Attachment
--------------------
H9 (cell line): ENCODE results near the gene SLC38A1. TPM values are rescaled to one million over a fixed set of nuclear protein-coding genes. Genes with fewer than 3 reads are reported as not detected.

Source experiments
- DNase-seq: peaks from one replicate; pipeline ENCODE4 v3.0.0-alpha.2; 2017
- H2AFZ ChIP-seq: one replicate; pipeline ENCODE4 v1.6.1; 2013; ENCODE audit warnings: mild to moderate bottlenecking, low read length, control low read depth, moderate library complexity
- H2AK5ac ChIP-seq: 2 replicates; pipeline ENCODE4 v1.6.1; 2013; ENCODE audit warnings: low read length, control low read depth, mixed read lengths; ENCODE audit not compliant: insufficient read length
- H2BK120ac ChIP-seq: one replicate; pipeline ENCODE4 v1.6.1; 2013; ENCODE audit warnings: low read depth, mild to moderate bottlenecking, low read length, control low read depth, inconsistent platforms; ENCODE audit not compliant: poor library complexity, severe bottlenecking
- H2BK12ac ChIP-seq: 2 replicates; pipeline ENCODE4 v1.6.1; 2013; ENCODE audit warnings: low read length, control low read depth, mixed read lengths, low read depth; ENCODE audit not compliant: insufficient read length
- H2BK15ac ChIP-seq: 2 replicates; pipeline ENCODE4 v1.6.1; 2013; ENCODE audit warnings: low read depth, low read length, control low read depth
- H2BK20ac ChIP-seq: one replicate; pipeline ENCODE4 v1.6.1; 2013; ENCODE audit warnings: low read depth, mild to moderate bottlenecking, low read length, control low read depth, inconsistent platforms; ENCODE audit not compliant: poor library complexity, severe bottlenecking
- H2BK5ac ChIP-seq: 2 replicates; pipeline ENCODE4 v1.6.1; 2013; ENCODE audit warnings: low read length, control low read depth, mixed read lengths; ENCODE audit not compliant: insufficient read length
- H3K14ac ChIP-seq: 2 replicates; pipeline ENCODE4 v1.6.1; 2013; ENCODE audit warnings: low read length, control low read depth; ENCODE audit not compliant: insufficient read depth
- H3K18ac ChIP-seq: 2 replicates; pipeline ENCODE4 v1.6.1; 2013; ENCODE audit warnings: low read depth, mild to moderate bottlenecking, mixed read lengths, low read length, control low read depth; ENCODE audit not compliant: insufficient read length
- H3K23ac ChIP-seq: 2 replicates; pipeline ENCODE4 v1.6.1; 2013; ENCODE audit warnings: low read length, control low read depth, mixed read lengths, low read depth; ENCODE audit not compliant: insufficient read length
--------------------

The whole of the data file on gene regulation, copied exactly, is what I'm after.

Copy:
H9 (cell line): ENCODE results near the gene SLC38A1. TPM values are rescaled to one million over a fixed set of nuclear protein-coding genes. Genes with fewer than 3 reads are reported as not detected.

Source experiments
- DNase-seq: peaks from one replicate; pipeline ENCODE4 v3.0.0-alpha.2; 2017
- H2AFZ ChIP-seq: one replicate; pipeline ENCODE4 v1.6.1; 2013; ENCODE audit warnings: mild to moderate bottlenecking, low read length, control low read depth, moderate library complexity
- H2AK5ac ChIP-seq: 2 replicates; pipeline ENCODE4 v1.6.1; 2013; ENCODE audit warnings: low read length, control low read depth, mixed read lengths; ENCODE audit not compliant: insufficient read length
- H2BK120ac ChIP-seq: one replicate; pipeline ENCODE4 v1.6.1; 2013; ENCODE audit warnings: low read depth, mild to moderate bottlenecking, low read length, control low read depth, inconsistent platforms; ENCODE audit not compliant: poor library complexity, severe bottlenecking
- H2BK12ac ChIP-seq: 2 replicates; pipeline ENCODE4 v1.6.1; 2013; ENCODE audit warnings: low read length, control low read depth, mixed read lengths, low read depth; ENCODE audit not compliant: insufficient read length
- H2BK15ac ChIP-seq: 2 replicates; pipeline ENCODE4 v1.6.1; 2013; ENCODE audit warnings: low read depth, low read length, control low read depth
- H2BK20ac ChIP-seq: one replicate; pipeline ENCODE4 v1.6.1; 2013; ENCODE audit warnings: low read depth, mild to moderate bottlenecking, low read length, control low read depth, inconsistent platforms; ENCODE audit not compliant: poor library complexity, severe bottlenecking
- H2BK5ac ChIP-seq: 2 replicates; pipeline ENCODE4 v1.6.1; 2013; ENCODE audit warnings: low read length, control low read depth, mixed read lengths; ENCODE audit not compliant: insufficient read length
- H3K14ac ChIP-seq: 2 replicates; pipeline ENCODE4 v1.6.1; 2013; ENCODE audit warnings: low read length, control low read depth; ENCODE audit not compliant: insufficient read depth
- H3K18ac ChIP-seq: 2 replicates; pipeline ENCODE4 v1.6.1; 2013; ENCODE audit warnings: low read depth, mild to moderate bottlenecking, mixed read lengths, low read length, control low read depth; ENCODE audit not compliant: insufficient read length
- H3K23ac ChIP-seq: 2 replicates; pipeline ENCODE4 v1.6.1; 2013; ENCODE audit warnings: low read length, control low read depth, mixed read lengths, low read depth; ENCODE audit not compliant: insufficient read length